‘Below Deck’ Producer Called Sailing Yacht Boat Crash ‘the Second-Most Intense Moment Ever on the Series’
Cox revealed that he endured a range of emotions during the event –from heartbreak for Captain Glenn Shephard and worry for the crew, to exhilaration when he could see how quickly the crew recovered and adapted to accommodate the next charter. And while Cox’s account of the crash was similar to what Shephard and first mate Gary King told Showbiz Cheat Sheet, he had the unique perspective of personally witnessing the most harrowing moment ever on the series.
‘Below Deck Sailing Yacht’ accident ranks second to the ‘Below Deck’ near-death experience
The Parsifal III crash was intense, but Cox said Ashton Pienaar’s Below Deck Season 6 near-drowning still tops his list as most intense. “As a producer, it’s amazingly compelling,” Cox told Vanity Fair. “But as a person onboard, it’s terrifying. But Glenn is a consummate professional. He didn’t try to deflect or make excuses or try to tap dance his way out of it. He went quickly into crisis mode, damage mode.”
Captain Lee Rosbach was at the helm when Pienaar nearly died. A rope wrapped around Pienaar’s ankle, dragging him into the ocean as the boat started motoring. Deckhand Rhylee Gerber was the only crew member to witness the incident. She and called “man overboard” and the crew scrambled. While the crew rallied to save Pienaar, it was a camera operator who saved Pienaar. Cameraman Brent Freeburg calmly put down his camera, untied Pienaar from the rope, and then continued to shoot.
Rosbach later shared he was completely rattled from the experience. And it haunted him for several months after the season ended. “We weren’t from 30 seconds of him dying and I have to call his parents and tell them their son is dead,” Rosbach said in a confessional. “And I’m responsible. I don’t know how I’d deal with that. I have kids. And I don’t know how I’d make that call.”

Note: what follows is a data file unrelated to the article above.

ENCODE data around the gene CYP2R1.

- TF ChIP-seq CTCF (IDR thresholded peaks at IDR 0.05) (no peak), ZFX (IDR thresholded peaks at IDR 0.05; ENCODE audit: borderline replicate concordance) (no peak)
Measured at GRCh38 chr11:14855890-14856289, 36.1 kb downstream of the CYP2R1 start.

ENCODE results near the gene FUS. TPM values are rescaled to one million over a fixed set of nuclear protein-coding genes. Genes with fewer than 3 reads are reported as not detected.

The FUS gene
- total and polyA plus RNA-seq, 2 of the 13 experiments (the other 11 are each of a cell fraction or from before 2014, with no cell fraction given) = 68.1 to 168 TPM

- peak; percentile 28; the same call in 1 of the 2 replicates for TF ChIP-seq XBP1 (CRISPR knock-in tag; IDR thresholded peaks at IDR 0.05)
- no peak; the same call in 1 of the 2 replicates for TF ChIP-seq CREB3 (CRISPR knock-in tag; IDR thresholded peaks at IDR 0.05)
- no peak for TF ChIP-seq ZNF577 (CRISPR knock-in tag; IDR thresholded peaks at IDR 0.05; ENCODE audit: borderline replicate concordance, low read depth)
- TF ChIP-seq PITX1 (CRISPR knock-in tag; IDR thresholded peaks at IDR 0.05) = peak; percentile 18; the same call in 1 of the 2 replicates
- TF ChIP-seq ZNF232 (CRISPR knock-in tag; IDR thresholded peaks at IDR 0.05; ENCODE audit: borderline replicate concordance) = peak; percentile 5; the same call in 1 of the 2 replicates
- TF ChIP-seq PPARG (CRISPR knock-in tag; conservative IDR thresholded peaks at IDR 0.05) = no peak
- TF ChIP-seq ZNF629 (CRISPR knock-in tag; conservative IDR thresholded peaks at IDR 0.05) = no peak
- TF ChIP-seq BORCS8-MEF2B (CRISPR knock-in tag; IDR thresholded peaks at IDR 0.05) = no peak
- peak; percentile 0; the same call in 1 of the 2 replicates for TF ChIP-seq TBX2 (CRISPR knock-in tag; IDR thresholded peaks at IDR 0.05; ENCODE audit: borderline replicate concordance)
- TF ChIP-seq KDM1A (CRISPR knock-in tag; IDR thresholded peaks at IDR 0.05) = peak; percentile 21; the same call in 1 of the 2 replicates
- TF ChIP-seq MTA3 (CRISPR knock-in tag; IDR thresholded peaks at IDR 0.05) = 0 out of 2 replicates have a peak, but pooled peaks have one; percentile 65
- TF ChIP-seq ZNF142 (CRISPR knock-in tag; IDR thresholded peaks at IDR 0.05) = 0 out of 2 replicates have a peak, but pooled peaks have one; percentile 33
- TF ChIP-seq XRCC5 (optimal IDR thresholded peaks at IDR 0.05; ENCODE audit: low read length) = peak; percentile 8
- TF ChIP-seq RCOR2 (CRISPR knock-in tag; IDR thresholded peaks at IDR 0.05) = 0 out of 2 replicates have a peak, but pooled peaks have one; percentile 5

Courtland Cox recalls the crash from inside the boat
Cox shared what it was like to watch the crash in real-time from the control room. He said he knew the boat would collide with the dock within about five seconds of its occurrence. “The human part of me, my heart aches for Glenn,” he said. But, “My job is to capture what’s actually happening—so we told our camera operators, ‘Stay on Glenn.’ We don’t push right up in his face or get in his way, but the story in the moment was that Glenn hit the dock. How was he going to rectify the situation?”
Cox said he still gets emotional when he views the episode. “I probably watched this episode 15 times in various incarnations, and every time I see Glenn’s face in the immediate aftermath of hitting that dock, I still get very emotional,” he remarked. “It’s a catastrophic moment for any yacht captain when you do damage to a boat. It’s the worst possible thing. And I also know that that’s compounded by a factor of a million because there are TV cameras on you.”
But Cox also witnesses what resilience looks like because Shephard set an example of how to handle defeat but then move forward. “[Shephard] was pretty upset at the time, but you quickly calm down. It was an accident, and the main thing is nobody got hurt. It’s like banging your car. You get the insurance sorted. You learn from it. And you move on.”